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“Precordium” is the name given to the surface of the chest and part of the abdomen above the belly button, roughly corresponding to the lower thorax and upper epigastric region of the human body. It is an area of particular interest to a physician conducting an external examination of the heart. The precordium and the ribs work together to offer some protection to the heart, but the area still is an area of vulnerability in humans.
The thorax extends from the neck to the diaphragm in the human body. The epigastric region extends from about the diaphragm to a line extending across the top of the hip bones. The precordium includes just the surface of the body in this area, while the epigastric region and thorax include the corresponding internal parts of the body.
An external medical examination of the heart includes a visual examination by a physician, palpation, and auscultation, or listening with a stethoscope. A visual exam looks for any sign of the heart beat. Palpation involves pressing on the chest to feel for the heart beat and to try to determine whether it is regular or abnormal in anyway. The chest can also be tapped so the resulting sound can be interpreted by a physician.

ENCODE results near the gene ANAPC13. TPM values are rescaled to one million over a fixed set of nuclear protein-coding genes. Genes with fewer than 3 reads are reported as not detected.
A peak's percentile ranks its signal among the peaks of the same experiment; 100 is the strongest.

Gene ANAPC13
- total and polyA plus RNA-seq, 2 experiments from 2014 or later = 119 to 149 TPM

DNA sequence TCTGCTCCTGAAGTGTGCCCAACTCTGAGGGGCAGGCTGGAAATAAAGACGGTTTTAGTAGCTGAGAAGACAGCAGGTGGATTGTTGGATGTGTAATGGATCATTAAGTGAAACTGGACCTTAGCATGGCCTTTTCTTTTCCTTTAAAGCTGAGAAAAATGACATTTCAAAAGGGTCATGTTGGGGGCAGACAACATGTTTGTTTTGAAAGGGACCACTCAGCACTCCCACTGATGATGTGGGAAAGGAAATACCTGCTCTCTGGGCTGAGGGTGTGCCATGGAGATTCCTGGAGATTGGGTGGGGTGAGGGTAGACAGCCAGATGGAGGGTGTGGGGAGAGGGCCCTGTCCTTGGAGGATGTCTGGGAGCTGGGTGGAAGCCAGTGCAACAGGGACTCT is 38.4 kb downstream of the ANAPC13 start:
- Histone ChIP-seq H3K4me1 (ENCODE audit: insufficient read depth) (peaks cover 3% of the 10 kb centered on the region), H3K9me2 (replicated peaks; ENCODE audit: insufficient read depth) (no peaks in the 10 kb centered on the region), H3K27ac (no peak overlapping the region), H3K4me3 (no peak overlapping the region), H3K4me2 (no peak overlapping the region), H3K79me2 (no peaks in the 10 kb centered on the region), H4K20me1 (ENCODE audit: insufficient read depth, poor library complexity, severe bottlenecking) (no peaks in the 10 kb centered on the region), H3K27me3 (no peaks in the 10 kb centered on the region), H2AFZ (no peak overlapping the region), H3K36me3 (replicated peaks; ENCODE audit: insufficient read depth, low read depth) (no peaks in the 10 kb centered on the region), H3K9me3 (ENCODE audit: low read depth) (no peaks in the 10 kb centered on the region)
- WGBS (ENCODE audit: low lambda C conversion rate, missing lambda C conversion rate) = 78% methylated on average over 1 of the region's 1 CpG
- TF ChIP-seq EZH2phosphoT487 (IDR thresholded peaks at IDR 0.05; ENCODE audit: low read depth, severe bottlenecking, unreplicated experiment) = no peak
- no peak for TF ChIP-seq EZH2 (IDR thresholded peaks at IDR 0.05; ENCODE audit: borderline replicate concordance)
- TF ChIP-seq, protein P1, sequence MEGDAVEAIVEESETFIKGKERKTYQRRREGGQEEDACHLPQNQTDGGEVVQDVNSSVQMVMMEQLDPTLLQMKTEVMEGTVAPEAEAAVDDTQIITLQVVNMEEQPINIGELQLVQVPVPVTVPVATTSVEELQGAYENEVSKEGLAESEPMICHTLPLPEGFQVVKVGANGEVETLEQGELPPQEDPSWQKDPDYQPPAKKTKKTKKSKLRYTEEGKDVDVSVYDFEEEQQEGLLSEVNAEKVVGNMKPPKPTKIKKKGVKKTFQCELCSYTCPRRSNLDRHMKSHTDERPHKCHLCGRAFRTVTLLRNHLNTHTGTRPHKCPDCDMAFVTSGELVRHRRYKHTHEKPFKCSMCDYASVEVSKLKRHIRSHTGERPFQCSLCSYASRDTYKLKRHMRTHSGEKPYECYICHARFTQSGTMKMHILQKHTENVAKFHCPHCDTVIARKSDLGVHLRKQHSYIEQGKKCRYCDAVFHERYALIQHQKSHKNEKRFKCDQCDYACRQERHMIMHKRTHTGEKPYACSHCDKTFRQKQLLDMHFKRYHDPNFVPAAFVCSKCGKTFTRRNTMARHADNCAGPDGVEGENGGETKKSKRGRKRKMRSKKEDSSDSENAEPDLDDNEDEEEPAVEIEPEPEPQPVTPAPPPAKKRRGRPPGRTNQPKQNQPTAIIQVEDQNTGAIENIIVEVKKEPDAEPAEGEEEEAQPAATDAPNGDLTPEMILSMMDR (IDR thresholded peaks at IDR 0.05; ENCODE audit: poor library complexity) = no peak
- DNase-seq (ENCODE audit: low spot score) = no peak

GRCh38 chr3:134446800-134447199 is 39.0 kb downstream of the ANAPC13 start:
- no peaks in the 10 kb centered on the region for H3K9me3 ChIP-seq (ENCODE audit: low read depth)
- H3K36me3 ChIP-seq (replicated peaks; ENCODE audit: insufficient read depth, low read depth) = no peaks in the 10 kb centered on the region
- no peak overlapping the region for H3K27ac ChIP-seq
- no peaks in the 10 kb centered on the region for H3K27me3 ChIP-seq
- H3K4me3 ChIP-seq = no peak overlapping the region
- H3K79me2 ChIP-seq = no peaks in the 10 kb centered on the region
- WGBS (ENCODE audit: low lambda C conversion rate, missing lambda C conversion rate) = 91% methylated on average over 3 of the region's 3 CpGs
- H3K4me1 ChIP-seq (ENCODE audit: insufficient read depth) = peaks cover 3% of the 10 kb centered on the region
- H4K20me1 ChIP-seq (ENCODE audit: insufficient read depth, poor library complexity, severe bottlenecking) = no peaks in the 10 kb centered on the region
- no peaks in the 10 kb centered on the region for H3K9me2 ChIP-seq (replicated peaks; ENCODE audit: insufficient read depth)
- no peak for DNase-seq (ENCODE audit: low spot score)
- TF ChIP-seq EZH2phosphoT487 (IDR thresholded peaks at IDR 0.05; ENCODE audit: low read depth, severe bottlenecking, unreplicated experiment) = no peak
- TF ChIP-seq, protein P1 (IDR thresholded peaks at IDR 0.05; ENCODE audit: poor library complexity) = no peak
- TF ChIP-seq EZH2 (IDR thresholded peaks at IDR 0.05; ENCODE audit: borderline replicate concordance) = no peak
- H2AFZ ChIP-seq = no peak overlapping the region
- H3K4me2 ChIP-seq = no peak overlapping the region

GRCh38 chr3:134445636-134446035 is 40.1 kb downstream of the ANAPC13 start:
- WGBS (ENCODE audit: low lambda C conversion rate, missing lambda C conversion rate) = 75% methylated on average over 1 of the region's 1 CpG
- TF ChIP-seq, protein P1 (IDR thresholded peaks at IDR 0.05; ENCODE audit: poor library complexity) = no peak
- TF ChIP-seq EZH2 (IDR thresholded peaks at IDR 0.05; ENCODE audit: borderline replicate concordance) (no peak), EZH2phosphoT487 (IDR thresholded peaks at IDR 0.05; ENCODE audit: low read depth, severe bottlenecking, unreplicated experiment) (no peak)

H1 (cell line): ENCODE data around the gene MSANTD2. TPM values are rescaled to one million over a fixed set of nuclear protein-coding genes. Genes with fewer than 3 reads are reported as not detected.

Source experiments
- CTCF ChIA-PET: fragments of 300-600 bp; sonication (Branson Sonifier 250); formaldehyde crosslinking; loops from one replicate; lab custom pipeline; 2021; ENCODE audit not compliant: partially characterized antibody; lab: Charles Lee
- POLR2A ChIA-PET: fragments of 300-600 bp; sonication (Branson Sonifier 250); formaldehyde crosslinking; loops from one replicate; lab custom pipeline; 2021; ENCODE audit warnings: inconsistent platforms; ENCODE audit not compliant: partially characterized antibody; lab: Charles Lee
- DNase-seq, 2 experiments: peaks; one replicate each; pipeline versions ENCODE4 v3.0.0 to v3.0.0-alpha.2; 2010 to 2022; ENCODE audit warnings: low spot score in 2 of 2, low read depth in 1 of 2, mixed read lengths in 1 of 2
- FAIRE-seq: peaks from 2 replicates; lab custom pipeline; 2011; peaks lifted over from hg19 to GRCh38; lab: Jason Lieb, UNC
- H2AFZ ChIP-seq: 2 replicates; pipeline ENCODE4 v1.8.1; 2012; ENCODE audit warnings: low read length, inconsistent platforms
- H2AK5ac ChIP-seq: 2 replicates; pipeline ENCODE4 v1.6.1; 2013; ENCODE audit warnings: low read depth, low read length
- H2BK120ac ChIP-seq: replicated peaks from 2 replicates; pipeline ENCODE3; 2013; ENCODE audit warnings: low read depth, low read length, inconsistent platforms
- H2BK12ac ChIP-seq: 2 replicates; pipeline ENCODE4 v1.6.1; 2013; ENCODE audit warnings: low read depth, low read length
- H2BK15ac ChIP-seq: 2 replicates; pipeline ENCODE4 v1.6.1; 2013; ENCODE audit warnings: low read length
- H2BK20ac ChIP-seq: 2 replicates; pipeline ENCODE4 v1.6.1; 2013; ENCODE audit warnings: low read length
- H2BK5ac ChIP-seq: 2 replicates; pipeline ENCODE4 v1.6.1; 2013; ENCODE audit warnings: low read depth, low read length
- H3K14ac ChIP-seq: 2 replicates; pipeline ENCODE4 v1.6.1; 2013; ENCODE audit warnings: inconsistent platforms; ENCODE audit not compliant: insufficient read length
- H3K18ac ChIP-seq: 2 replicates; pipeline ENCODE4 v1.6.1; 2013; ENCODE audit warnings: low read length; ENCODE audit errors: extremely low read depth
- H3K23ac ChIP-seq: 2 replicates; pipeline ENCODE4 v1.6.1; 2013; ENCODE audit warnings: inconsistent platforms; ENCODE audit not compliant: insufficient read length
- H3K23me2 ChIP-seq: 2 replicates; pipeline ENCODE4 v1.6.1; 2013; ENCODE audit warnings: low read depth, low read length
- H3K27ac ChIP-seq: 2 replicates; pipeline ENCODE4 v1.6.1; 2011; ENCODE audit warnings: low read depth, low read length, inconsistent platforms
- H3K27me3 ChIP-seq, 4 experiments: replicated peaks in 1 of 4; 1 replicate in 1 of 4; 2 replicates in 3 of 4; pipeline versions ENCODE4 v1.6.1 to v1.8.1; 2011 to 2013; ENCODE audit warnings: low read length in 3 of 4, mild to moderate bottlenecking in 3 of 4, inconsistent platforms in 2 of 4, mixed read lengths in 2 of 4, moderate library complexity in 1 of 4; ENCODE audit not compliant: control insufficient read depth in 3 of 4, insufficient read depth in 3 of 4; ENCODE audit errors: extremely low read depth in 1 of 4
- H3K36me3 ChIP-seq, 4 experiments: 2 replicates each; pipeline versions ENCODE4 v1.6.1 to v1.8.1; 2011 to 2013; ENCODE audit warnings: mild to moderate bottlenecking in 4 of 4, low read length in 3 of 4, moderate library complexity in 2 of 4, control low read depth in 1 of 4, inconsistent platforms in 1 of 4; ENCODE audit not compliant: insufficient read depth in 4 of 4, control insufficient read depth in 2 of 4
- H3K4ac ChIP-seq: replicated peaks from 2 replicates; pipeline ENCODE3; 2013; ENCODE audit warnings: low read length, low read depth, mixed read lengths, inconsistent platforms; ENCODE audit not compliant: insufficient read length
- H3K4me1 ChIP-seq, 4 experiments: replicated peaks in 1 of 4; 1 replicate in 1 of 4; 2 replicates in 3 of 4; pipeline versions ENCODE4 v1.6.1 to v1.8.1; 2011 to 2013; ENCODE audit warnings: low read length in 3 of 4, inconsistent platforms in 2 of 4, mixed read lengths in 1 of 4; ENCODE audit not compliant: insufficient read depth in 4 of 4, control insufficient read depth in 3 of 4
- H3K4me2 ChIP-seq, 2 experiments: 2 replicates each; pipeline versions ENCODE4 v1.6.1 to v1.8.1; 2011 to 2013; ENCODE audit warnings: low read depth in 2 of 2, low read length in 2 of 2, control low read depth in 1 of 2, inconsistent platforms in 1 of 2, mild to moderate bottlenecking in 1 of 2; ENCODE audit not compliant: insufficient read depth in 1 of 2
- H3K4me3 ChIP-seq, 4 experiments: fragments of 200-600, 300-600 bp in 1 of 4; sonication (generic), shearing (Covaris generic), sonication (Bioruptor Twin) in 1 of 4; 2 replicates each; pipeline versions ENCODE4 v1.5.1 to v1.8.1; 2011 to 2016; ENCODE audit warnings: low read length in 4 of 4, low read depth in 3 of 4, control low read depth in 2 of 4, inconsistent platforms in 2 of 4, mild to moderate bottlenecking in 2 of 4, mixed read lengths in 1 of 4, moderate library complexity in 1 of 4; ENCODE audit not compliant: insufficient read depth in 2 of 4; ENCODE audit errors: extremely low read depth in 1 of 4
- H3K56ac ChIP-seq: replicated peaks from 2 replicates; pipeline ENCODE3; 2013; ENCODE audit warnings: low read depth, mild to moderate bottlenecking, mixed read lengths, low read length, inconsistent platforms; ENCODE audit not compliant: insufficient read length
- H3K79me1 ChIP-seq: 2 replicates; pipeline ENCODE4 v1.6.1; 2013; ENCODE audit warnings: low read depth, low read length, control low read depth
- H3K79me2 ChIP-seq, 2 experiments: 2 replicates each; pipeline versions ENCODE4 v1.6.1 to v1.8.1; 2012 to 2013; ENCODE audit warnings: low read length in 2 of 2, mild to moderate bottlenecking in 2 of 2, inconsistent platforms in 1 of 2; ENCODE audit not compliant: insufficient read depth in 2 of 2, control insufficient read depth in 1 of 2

Precordium auscultation is a common part of any physical exam. It helps the physician get a basic understanding of the patient’s heart. The rhythm of the heart also can be determined, and the physician can hear heart murmurs and other problems with the heart valves.
Another part of a physical exam involving the precordium is an electrocardiograph (ECG), a test in which anywhere from three to 12 leads are attached to the precordium to pick up the electrical activity of the heart. The electrical activity is then represented graphically so it can be interpreted by a physician. This is a good tool for diagnosing cardiac problems.
When a person encounters a sudden cardiac problem, a procedure called the precordial thump can be used. This is a sharp blow to the chest that is usually administered if a person is in cardiac arrest. This procedure has limited success, and clinical testing has shown mixed and limited results. Only trained medical personnel typically perform this procedure.
The precordium and the underlying ribs give the heart a great deal of protection, but a sharp blow to a particular spot can trigger cardiac arrest. This is called commotio cordis, and it is rare. Commotio cordis typically occurs in young, healthy athletes who get hit in the chest with a ball. This type of injury is non-penetrating and looks harmless but can cause death.
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